Synechocystis 6803 has emerged as a model cyanobacterium due to the ease of genetic manipulation. Although Synechocystis 6803 cells are quite small (1.5–2 μm), Raman spectroscopic imaging can provide information about subcellular carotenoid localization. Figure 4 shows the results of Raman spectroscopic imaging of wild‐type Synechocystis 6803 cells. The carotenoid spectrum isolated in Figure 4A has ν1 vibration appearing at 1515 cm−1 and ν2 vibration at 1155 cm−1, identifying that carotenoid most likely corresponds to beta‐carotene, one of the major carotenoid species in Synechocystis 6803. The phycobilin spectrum peak is centered at ∼3250 cm−1 (equivalent to 643.2 nm) and thus corresponds to phycocyanin, the primary pigment found in the antenna structure. The fluorescence emission of phycocyanin is ∼645 nm. While subcellular details are somewhat limited given the small number of pixels in each cell, cell‐to‐cell differences in localization patterns are clearly evident. For example, in Figure 4, the carotenoids in the dividing cell on the left are concentrated into one small foci on each cell, whereas in the other, two cells have carotenoids localized more uniformly through the thylakoid membranes that house the light‐harvesting complexes, similar to the phycocyanin. Cell‐to‐cell heterogeneity and population dynamics are important to understand cyanobacterial adaptation to changes in the abiotic or biotic environment and could be addressed with Raman spectroscopic imaging in the future. It is also important to note that the images in Figure 4 were collected under slightly less than diffraction‐limited conditions. Improvements in spatial resolution are possible with a more optimal arrangement.

Figure 4.

Results from confocal Raman‐spectroscopic imaging of wild‐type Synechocystis 6803 cells. (A) MCR identified pure component spectra. A fourth component consisting of a tail at ∼3500 cm−1 was isolated as well and corresponds to chlorophyll. It was omitted for simplicity. (B) MCR concentration maps indicating carotenoid (bottom row) and phycobilin (top row) abundance for three different cells. Image intensities have been independently scaled between for maximum visibility; however, all intensity scales are within 20% of each other. A concentration map for the offset component is not shown. Scale bar = 1 µm.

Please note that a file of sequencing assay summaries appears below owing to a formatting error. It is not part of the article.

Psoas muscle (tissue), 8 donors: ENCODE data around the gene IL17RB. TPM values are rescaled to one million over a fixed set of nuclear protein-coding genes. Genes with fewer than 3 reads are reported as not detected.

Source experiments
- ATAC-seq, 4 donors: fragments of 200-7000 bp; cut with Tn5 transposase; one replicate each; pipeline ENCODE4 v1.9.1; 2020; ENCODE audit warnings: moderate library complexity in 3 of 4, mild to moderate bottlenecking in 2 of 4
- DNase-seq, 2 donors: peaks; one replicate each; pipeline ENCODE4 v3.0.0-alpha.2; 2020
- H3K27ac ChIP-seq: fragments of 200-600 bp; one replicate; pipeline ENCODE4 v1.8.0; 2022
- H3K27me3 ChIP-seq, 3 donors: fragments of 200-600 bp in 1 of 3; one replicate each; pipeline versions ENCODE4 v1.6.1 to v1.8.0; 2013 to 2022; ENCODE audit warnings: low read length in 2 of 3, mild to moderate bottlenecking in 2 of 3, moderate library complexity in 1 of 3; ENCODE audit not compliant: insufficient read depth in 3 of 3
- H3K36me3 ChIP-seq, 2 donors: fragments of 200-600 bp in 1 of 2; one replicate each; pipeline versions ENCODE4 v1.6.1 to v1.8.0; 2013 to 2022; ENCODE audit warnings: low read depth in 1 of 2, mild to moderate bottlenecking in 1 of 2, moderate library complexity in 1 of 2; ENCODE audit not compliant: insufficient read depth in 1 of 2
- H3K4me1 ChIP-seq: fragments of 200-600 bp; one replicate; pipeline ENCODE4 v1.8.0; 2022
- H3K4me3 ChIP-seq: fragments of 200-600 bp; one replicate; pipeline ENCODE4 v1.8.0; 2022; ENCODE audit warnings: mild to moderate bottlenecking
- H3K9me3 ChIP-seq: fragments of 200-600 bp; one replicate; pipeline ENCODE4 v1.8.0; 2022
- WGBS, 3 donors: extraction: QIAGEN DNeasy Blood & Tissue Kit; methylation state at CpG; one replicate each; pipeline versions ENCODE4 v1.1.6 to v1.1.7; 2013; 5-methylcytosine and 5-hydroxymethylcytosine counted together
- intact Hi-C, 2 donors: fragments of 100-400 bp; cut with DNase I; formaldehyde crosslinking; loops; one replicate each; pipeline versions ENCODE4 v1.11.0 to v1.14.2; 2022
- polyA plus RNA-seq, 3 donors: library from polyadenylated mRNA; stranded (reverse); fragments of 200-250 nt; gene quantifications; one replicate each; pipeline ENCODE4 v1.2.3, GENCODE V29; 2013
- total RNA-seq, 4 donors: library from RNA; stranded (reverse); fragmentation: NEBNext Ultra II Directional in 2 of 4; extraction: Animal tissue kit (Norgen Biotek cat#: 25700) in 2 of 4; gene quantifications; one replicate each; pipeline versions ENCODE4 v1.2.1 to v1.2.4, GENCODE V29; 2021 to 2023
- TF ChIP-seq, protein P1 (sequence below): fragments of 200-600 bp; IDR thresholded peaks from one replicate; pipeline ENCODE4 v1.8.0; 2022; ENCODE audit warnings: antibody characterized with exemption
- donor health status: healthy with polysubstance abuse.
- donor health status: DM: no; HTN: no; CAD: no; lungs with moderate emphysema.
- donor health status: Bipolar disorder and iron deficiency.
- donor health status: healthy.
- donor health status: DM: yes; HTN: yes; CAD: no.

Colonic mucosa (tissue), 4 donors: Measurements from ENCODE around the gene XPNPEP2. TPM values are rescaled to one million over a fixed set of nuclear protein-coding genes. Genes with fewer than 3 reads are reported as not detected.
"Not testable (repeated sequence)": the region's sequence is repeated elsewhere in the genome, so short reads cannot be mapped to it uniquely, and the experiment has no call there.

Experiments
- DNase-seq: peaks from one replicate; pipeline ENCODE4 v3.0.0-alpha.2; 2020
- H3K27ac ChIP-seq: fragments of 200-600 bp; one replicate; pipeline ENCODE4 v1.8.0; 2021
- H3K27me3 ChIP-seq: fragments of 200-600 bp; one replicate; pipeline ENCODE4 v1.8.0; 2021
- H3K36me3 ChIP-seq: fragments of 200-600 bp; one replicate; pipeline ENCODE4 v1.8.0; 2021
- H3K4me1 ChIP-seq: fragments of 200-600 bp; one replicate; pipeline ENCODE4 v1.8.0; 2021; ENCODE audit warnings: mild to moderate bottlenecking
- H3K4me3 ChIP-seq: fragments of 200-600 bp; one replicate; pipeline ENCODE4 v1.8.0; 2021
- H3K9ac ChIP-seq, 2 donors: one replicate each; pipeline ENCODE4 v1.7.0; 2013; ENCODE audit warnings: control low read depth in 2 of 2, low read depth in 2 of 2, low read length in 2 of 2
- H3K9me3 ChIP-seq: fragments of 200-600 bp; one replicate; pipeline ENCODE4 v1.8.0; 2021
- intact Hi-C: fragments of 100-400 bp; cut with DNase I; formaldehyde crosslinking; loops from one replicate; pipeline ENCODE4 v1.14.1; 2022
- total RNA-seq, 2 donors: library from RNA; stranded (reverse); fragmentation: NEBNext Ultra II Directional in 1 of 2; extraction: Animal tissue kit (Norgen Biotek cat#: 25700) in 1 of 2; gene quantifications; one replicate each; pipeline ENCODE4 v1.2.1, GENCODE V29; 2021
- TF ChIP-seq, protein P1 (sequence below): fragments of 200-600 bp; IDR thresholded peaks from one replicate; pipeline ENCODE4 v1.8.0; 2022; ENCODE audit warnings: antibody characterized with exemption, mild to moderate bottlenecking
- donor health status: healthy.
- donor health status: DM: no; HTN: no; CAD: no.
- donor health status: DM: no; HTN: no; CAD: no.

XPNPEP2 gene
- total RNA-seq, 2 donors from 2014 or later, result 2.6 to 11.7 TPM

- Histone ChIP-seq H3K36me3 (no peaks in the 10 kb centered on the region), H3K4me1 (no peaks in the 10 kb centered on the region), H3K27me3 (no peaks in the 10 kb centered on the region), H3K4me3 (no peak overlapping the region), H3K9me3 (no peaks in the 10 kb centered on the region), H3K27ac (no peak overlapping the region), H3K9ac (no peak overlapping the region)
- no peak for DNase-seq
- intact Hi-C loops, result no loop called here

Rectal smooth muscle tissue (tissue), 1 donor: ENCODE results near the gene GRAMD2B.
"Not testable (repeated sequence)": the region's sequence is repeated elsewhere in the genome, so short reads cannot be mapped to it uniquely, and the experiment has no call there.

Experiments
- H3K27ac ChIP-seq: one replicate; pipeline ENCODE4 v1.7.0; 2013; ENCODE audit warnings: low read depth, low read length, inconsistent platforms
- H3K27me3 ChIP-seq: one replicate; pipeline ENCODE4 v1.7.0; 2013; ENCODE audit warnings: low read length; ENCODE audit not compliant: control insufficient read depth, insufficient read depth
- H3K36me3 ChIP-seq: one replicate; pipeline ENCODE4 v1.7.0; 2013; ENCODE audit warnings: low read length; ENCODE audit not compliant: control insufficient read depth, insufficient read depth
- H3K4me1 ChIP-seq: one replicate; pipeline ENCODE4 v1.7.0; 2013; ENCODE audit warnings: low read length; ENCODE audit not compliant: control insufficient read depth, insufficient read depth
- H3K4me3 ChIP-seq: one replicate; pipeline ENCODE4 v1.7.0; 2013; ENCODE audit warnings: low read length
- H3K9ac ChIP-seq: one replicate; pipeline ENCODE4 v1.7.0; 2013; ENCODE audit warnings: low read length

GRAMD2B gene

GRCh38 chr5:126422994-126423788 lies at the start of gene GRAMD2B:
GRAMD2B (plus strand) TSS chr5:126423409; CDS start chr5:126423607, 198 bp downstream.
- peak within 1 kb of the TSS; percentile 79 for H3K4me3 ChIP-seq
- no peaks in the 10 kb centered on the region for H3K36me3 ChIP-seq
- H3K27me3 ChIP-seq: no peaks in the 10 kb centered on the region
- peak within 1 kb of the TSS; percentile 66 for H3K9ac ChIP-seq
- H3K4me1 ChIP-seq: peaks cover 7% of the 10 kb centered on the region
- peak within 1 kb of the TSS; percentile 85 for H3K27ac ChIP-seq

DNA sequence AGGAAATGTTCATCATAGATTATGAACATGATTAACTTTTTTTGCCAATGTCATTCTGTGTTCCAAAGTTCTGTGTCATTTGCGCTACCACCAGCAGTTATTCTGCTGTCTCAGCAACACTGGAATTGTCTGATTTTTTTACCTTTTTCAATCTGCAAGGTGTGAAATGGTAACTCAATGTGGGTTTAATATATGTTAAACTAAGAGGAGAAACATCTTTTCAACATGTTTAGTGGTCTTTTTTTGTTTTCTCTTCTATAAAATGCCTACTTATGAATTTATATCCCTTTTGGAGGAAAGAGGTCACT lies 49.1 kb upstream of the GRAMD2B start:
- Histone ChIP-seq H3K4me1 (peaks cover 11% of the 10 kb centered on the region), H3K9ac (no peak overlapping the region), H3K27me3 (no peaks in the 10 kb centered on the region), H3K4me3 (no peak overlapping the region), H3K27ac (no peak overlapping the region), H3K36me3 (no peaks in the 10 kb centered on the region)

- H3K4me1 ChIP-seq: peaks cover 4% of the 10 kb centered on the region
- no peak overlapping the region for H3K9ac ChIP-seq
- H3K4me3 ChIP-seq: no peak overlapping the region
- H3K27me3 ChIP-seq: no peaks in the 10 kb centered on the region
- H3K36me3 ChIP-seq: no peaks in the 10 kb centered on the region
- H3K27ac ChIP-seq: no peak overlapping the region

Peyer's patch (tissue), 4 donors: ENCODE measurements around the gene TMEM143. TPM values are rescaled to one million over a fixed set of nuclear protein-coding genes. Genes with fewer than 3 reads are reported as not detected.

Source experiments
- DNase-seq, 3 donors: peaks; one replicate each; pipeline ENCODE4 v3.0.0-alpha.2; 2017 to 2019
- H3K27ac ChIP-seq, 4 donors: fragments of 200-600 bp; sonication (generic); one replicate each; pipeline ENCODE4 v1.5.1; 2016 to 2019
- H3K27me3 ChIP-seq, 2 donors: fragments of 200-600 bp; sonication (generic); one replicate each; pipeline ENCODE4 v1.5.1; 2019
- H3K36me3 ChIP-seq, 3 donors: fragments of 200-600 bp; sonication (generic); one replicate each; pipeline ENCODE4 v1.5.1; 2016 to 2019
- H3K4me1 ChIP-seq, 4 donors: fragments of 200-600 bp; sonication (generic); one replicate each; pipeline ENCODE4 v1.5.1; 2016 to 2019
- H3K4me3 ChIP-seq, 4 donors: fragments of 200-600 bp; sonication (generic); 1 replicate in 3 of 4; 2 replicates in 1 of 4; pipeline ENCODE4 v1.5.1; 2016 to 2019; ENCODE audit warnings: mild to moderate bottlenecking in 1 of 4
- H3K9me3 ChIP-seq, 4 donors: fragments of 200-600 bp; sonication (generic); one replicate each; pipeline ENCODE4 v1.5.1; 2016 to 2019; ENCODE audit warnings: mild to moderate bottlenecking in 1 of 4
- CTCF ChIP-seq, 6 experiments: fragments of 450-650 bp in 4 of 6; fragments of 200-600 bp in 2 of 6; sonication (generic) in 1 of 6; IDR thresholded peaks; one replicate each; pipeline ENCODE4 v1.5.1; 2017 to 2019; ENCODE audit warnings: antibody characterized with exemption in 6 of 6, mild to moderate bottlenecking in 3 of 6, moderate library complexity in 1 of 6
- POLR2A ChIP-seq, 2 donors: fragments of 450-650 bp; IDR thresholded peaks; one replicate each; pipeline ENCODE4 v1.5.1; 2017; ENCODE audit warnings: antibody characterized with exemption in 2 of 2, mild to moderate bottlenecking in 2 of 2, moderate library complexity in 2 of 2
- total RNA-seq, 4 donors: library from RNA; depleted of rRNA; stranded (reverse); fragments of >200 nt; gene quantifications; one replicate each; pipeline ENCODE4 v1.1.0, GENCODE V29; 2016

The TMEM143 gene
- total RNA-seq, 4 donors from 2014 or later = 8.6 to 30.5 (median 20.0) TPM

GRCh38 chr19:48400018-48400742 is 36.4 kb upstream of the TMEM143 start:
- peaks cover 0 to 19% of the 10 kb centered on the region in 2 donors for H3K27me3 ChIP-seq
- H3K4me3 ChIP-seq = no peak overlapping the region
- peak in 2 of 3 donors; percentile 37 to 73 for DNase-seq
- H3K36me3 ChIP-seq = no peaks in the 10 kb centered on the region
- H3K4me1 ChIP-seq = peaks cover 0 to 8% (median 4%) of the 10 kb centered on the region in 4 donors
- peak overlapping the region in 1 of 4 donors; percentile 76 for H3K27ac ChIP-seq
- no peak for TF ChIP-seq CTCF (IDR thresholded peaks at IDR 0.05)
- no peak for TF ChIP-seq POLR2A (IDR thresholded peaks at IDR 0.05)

4. Conclusions

Localizing carotenoids in living cells and tissues is challenging due to the complex biological matrices of the living cells and intense sometimes colocated interfering fluorescence. Raman spectroscopic imaging coupled with multivariate curve resolution analysis provides the necessary spatial and chemical resolution to identify highly similar carotenoids even in the midst of highly overlapping, strong chlorophyll emission and complex backgrounds. Three examples were presented that highlight different advantages of the methodology for investigating photosynthetic organisms. Recent technological advances in detector speed and sensitivity will most likely catalyze future investigations of carotenoid biogenesis in single cells, including population dynamics and response to changing environmental conditions, by facilitating time‐course studies that were previously prohibitive given the long scan times required for Raman spectroscopic imaging. These capabilities are anticipated to impact a variety of research areas including carbon partitioning and utilization, microbial ecology, and crop analytics.



The authors are grateful to the following people for their assistance with the research presented in this chapter: Anthony McDonald for assistance with the collection of Raman spectroscopic image data; Meghan Dailey for culturing the Synechocystis 6803; Stephen Anthony for the current implementation of the MCR analysis software used to deconvolve spectral components; Howland Jones, Mark Van Benthem, David Melgaard, Mike Keenan, and David Haaland for original development of the MCR algorithm and software; Wim Vermaas, Arizona State University, for the gift of the purified carotenoid standards, Himadri Pakrasi, Washington University, St. Louis, for the gift of Synechocystis sp. PCC 6803; Qiang Hu for the gift of the H. pluvialis.

This research was primarily supported as part of the Photosynthetic Antenna Research Center (PARC), an Energy Frontier Research Center funded by the U.S. Department of Energy (DOE), Office of Science, Basic Energy Sciences (BES), under Award # DE‐SC 0001035 (Maize protoplasts imaging, Synechocystis imaging, writing), by Sandia National Laboratories’ Laboratory Directed Research and Development (LDRD) Program under Award # 141528 (H. pluvialis imaging), and by funding from the National Institutes of Health (GM081160) (to ETW) for research on carotenoids in maize protoplasts. Sandia National Laboratories is a multimission laboratory managed and operated by Sandia Corporation, a wholly owned subsidiary of Lockheed Martin Corporation, for the U.S. Department of Energy’s National Nuclear Security Administration under contract DE‐AC04‐94AL85000.


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Written By

Jerilyn A. Timlin, Aaron M. Collins, Thomas A. Beechem, Maria Shumskaya and Eleanore T. Wurtzel

Submitted: 09 November 2016 Reviewed: 23 February 2017 Published: 14 June 2017